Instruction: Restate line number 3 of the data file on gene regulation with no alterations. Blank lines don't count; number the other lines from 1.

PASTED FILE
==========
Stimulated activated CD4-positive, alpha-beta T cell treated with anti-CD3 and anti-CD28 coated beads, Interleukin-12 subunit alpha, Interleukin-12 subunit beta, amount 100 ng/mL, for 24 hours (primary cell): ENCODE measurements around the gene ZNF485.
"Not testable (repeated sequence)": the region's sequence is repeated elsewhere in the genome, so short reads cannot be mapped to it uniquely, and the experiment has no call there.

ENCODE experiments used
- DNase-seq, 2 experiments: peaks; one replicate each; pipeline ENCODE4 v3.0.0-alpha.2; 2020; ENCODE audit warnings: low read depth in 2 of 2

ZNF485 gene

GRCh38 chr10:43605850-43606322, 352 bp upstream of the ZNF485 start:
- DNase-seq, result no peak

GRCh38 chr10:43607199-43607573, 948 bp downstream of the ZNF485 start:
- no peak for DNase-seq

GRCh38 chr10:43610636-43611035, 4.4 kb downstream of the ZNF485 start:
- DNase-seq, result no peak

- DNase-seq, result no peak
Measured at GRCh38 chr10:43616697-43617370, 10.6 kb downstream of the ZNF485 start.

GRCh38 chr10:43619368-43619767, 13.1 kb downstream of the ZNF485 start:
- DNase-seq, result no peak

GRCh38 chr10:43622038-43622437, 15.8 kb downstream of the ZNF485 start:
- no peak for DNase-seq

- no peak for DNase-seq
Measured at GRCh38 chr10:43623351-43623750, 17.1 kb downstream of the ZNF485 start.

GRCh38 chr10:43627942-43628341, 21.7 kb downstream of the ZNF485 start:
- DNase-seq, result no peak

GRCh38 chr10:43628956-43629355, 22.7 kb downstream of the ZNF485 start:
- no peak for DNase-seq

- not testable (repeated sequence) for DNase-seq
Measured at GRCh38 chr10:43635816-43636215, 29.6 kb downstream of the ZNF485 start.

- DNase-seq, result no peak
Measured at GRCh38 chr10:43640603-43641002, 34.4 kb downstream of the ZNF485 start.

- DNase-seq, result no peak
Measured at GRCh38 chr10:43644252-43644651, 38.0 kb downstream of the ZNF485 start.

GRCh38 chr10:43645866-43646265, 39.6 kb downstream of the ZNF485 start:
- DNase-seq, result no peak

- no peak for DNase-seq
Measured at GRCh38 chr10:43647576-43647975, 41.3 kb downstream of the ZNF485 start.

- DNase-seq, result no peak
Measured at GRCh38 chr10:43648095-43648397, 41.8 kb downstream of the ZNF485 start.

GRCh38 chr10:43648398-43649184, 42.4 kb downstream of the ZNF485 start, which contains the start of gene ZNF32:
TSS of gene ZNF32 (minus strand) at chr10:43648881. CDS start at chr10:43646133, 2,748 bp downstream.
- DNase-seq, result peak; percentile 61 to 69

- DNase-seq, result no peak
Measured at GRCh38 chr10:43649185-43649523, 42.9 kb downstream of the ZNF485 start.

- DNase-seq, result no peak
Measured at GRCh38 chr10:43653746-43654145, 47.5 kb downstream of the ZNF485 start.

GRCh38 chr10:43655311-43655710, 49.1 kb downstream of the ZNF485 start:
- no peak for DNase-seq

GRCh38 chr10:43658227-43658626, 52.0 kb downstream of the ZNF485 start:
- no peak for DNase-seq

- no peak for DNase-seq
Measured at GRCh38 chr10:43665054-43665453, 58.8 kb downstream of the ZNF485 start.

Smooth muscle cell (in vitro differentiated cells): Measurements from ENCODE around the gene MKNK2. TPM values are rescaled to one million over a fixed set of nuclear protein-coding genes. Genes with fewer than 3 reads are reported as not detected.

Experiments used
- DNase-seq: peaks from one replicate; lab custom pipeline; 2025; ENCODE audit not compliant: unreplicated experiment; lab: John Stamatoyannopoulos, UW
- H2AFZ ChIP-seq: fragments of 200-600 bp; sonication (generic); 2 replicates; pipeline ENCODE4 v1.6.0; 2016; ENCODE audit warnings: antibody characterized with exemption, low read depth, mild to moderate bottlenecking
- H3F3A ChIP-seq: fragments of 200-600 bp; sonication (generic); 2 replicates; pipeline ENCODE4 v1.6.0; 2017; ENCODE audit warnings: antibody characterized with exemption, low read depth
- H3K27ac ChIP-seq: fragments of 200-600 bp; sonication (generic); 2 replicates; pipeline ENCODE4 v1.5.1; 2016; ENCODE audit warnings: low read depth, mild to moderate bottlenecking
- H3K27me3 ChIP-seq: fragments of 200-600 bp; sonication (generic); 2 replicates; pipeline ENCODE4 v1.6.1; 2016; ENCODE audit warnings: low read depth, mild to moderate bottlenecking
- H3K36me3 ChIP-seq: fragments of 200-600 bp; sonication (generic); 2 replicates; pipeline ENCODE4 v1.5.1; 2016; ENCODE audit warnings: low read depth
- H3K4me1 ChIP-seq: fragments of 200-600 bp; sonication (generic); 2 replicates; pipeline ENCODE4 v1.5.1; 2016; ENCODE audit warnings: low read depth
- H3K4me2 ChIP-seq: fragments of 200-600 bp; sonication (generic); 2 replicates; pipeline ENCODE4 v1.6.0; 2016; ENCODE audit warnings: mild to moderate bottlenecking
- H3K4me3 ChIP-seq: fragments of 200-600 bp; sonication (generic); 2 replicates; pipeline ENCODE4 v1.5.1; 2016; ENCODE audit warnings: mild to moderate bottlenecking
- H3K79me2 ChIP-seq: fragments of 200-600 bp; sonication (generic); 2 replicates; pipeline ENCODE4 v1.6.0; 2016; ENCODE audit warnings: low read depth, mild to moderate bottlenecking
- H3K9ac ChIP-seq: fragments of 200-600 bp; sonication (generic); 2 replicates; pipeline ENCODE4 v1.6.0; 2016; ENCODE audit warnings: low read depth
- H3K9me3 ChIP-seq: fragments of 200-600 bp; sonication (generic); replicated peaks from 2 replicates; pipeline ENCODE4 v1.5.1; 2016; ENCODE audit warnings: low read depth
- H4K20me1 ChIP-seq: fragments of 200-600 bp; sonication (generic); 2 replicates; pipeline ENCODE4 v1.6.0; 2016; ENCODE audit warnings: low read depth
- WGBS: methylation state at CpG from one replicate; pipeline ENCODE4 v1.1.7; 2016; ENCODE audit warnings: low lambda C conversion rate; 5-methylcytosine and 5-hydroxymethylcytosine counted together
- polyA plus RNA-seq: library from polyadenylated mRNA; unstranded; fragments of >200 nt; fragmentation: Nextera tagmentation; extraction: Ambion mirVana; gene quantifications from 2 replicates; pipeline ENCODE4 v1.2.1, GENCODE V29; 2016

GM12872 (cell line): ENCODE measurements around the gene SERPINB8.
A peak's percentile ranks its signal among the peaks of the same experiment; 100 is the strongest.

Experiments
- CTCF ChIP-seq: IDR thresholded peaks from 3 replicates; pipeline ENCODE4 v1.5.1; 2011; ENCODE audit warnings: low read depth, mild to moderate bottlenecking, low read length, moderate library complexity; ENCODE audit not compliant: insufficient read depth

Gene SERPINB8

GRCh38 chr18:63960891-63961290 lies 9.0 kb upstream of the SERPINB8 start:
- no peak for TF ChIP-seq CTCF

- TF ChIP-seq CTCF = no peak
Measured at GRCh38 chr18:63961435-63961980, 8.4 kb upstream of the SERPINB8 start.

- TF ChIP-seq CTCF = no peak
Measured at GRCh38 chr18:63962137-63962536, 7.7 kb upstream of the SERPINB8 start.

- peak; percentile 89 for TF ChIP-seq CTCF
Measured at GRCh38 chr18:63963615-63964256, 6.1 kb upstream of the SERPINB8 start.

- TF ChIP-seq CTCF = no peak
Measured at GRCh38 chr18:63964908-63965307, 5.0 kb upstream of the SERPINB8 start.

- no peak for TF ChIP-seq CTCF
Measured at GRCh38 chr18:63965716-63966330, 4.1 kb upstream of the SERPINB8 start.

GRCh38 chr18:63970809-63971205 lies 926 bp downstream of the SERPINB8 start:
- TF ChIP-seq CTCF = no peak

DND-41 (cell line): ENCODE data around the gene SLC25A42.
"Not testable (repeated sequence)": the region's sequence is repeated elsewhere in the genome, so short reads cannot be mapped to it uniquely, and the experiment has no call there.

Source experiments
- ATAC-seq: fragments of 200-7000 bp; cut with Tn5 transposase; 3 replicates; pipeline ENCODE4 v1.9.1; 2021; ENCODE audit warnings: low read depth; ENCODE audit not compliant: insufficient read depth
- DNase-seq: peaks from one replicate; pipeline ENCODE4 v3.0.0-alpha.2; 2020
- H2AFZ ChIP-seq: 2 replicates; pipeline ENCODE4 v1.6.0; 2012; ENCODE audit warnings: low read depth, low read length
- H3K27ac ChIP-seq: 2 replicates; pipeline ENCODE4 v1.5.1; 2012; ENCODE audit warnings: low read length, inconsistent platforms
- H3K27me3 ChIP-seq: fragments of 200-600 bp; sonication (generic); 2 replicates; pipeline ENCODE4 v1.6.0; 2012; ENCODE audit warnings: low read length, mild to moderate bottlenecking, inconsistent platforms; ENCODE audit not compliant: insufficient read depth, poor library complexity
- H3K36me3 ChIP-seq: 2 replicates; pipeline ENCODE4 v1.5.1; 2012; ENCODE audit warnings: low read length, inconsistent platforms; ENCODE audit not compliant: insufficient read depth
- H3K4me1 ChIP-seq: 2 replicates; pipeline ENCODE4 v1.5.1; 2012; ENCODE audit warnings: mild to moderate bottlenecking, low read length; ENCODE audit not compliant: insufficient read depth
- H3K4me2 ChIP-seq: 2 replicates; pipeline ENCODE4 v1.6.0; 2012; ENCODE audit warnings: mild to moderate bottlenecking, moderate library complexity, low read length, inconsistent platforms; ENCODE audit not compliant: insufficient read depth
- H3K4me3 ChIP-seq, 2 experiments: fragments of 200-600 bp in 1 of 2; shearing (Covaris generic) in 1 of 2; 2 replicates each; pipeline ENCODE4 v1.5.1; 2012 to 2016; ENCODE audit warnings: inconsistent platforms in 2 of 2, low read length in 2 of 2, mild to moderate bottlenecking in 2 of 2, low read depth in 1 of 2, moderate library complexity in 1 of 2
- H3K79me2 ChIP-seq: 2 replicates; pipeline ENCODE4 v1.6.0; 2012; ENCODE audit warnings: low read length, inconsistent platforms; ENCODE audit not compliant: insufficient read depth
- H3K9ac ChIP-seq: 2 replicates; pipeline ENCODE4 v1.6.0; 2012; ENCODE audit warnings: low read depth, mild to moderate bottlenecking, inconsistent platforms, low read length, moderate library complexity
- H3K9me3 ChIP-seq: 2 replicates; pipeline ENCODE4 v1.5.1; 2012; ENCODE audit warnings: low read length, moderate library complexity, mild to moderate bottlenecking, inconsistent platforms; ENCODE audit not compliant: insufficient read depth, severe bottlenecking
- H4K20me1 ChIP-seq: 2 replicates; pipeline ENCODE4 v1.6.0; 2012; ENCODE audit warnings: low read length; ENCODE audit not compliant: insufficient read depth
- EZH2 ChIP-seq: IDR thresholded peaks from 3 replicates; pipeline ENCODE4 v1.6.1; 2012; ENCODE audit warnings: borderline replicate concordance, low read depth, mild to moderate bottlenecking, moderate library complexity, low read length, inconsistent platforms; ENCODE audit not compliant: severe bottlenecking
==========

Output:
ENCODE experiments used